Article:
The Strange Trend of Professional Marriage Proposal Photography - Pacific Standard
What's accounted for the recent explosion of this super-niche industry? And what does it have to do with 1990s NBA star Shawn Bradley?

The world is a festering stew, everything's getting worse, and nothing matters as we march into the cold embrace of the void. But in the meantime, social media is a great distraction! Unfortunately, unless intensely curated—which, let's be honest, means avoided—it's only making us more depressed. It seems as though everyone else is having a grand old time with their "attended events" and in "happy relationships."

The latest bit of promotional "happiness" that's been haunting my feed as of late is something called "proposal photos." These are photos that capture the moment Person A asks Person B to marry them, usually accompanied by a shifting in both parties' statuses from "in a relationship" to "engaged." To say the photos are a "hot new trend" isn't entirely accurate; Anna Holmes at Jezebel mocked the concept after reading a New York Times mention back in 2007. But the photos are seemingly worming their way into more feeds on a regular basis.

How, and why?

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"They've kinda overtaken cats on a sofa sleeping pictures that were bombarding Facebook," says James Ambler, the founder of the Paparazzi Proposals, a company that specializes in doing this exact thing. Five years ago, when they began, the company handled 60 proposals. In 2015, they snapped close to 700 "yes" moments. And they're simply one of the dozens of options in the wedding economy to choose from.

Ambler came from a paparazzi background, when it was the norm to lurk with a long lens and wait for celebrities, before the TMZ style of pestering-until-they-crack turned into the norm. "You had to be completely hidden," Ambler says. "Half of the cat-and-mouse game was trying to get in positions where you could get photographs but not be seen. If you got spotted, you'd go home." In the parlance of Liam Neeson memes ("Liam Memeson?"), this gave him a particular set of skills, but it wasn't until his own proposal occurred that he had an idea of what to do with them.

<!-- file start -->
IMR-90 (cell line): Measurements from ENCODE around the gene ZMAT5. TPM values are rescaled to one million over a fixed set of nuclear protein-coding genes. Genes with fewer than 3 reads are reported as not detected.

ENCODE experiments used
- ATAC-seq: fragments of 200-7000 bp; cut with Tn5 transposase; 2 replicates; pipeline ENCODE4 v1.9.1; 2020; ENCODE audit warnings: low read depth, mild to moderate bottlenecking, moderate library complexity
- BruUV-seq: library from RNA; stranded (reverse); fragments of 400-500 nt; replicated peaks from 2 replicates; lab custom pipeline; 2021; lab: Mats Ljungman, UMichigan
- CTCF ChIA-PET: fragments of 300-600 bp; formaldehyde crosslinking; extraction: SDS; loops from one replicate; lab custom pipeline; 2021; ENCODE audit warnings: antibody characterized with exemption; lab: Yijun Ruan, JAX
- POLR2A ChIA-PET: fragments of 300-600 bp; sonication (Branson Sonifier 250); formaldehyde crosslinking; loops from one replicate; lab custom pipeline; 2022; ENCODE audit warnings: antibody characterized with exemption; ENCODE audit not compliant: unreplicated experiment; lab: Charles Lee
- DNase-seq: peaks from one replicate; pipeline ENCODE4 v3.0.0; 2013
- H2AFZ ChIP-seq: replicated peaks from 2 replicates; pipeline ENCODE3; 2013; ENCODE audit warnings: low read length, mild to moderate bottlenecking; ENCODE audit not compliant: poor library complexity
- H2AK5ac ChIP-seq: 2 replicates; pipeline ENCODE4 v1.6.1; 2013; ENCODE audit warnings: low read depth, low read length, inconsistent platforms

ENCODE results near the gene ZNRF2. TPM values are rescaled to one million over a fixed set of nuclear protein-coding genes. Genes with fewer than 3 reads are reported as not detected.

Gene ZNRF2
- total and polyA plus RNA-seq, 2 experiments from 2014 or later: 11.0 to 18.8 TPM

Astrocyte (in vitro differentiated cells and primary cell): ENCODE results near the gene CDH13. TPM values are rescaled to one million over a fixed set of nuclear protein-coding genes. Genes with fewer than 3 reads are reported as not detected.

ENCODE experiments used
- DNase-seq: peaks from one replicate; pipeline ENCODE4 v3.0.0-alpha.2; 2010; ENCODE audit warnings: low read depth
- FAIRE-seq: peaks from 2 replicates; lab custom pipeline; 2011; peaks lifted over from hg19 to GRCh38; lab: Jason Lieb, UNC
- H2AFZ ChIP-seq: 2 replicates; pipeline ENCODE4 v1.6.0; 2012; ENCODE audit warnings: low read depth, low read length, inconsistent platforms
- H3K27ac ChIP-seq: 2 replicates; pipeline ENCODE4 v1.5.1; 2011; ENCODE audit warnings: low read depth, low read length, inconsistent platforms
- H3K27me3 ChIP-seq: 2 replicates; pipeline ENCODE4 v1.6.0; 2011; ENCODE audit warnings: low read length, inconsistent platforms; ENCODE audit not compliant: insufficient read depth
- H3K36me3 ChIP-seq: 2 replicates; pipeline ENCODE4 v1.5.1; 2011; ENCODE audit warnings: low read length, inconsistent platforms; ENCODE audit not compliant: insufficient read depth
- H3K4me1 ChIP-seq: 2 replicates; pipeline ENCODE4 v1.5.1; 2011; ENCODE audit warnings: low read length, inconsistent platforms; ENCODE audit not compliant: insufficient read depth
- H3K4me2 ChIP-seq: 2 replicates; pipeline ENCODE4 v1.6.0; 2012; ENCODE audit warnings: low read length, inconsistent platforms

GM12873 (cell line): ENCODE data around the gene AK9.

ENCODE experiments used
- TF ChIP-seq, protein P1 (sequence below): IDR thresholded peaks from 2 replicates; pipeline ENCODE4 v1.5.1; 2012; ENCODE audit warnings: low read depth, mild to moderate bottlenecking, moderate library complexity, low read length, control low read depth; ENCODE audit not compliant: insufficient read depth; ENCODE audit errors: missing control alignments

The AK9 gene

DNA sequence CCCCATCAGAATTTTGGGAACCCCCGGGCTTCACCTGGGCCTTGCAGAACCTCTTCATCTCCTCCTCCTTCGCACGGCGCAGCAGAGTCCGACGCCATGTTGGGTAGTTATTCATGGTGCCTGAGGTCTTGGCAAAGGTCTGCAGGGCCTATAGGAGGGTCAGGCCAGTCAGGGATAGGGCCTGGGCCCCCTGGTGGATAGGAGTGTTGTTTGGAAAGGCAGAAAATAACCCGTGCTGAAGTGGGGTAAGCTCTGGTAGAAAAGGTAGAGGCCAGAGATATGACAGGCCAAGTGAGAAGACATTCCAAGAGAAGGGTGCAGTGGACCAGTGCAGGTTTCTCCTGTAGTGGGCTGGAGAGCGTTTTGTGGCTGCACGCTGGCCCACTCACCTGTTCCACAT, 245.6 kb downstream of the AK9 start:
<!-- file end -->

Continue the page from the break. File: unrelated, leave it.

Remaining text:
"Guys do this, a significant other sees it, and, well, when you propose to me, you have to have pictures. It's not one-upmanship, but the bar being set."

After he proposed to his now-wife with a picnic in Central Park, he was met with congratulations and, him being a photographer and all, a strange question: Have any photos? "It was like, that would've been really cool," he says. "But I didn't want someone three feet away furiously taking pictures as I got down on one knee." After the concept banged around in his head for a bit, he called some colleagues from his paparazzi days and coerced them to point their lenses away from people on tabloid covers and toward those reading them.

"When I started, I just wanted to be a photographer," Ambler says. "I didn't want to get into this whole wishy-washy, vomit-inducing, butterflies-everywhere, flower-petals thing." But the logistics that come with planning for what's essentially a hidden surveillance gig forced additional planning. "With guys, it's not like they can be watching the football game and come in at halftime and be like, I need ideas for how to propose. It's hard to get a lot of that advice, so, guys bounce ideas off us." (For the record, Ambler's never captured a "no" on camera, but has had folks back out between the consultation and the actual proposal.)

The standard Proposal Photography Package ($495) comes with a pre-consultation about the logistics of where everyone needs to be, and one hour on the day-of "to capture the build up, the proposal moment, and take portraits and ring shots after you pop the question." There are bumps in cost if you want to make your friends jealous with a proposal in front of the Times Square big screen ($1,550) or on a San Francisco Cable Car ($1,360). Those aren't cheap prices, even when you're dealing with the money-to-burn, nothing's-good-enough mindset of today's wedding market.

But what's accounted for the recent explosion of this super-niche industry?

"Social media really blew it up. Instagram, Pinterest, Facebook," Ambler says. "But the other thing is that it kind of becomes the expected norm. Guys do this, a significant other sees it, and, well, when you propose to me, you have to have pictures. It's not one-upmanship, but the bar being set."